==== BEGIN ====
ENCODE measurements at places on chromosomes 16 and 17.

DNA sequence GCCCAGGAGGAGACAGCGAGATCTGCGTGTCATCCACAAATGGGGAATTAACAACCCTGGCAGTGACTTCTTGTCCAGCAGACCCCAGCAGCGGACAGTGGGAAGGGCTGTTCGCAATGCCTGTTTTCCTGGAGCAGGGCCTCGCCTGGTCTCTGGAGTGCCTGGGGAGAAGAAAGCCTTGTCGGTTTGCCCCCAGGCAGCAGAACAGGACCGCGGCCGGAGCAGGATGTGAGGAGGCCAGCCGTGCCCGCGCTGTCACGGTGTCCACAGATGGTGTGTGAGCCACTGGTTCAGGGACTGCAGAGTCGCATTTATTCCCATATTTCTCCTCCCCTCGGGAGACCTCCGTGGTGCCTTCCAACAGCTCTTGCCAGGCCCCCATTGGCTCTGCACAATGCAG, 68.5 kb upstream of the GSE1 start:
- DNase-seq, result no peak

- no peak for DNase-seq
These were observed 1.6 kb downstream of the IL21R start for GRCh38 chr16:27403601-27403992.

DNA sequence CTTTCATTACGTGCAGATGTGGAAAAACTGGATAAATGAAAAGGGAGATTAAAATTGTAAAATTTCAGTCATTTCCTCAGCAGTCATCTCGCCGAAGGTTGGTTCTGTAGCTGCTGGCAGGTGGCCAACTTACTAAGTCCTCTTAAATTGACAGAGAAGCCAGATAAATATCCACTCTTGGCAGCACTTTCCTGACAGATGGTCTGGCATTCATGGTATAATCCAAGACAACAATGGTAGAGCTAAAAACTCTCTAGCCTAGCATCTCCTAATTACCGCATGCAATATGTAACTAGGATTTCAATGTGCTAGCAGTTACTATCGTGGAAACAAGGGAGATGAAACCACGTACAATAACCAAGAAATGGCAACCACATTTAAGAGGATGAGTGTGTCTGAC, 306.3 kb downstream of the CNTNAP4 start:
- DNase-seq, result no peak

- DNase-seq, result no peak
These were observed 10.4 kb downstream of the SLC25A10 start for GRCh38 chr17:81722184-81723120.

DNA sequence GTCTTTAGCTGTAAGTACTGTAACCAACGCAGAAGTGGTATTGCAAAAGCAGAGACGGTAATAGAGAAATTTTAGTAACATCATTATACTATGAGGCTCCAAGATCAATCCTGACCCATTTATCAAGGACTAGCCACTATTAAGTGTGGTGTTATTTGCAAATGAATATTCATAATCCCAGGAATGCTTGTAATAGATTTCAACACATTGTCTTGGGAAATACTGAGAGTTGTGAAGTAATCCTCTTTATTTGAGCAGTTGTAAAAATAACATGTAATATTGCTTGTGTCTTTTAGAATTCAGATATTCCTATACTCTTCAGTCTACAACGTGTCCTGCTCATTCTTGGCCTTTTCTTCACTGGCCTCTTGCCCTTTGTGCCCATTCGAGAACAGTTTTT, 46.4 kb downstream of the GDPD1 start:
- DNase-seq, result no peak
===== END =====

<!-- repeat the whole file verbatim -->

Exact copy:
ENCODE measurements at places on chromosomes 16 and 17.

DNA sequence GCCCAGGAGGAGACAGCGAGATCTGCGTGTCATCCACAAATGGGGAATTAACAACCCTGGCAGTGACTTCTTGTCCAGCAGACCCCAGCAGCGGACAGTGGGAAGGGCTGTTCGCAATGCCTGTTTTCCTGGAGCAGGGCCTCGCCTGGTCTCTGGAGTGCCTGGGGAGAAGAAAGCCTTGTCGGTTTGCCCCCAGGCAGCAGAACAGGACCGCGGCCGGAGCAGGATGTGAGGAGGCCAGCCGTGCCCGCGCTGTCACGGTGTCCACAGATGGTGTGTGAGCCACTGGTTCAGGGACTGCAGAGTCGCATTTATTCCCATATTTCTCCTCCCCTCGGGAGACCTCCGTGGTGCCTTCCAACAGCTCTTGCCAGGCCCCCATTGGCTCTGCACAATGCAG, 68.5 kb upstream of the GSE1 start:
- DNase-seq, result no peak

- no peak for DNase-seq
These were observed 1.6 kb downstream of the IL21R start for GRCh38 chr16:27403601-27403992.

DNA sequence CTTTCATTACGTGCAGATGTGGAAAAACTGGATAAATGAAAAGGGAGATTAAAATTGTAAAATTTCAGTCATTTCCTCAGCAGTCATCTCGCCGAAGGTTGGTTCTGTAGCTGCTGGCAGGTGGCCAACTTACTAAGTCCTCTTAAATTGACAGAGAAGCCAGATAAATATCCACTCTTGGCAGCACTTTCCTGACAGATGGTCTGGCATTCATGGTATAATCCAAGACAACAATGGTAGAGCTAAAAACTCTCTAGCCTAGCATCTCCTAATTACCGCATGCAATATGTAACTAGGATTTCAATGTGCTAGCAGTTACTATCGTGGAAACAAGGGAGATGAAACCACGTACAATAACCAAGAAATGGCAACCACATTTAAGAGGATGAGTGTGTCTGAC, 306.3 kb downstream of the CNTNAP4 start:
- DNase-seq, result no peak

- DNase-seq, result no peak
These were observed 10.4 kb downstream of the SLC25A10 start for GRCh38 chr17:81722184-81723120.

DNA sequence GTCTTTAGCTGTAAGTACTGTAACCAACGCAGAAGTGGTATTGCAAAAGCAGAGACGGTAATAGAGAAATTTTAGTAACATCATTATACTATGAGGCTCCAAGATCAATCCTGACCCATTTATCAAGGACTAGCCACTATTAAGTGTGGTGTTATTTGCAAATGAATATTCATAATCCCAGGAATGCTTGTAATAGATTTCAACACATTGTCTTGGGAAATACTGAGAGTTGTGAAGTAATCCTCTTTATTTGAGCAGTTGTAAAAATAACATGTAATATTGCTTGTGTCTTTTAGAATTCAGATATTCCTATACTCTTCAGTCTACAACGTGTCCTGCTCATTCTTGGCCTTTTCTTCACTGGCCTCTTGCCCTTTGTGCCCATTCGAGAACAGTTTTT, 46.4 kb downstream of the GDPD1 start:
- DNase-seq, result no peak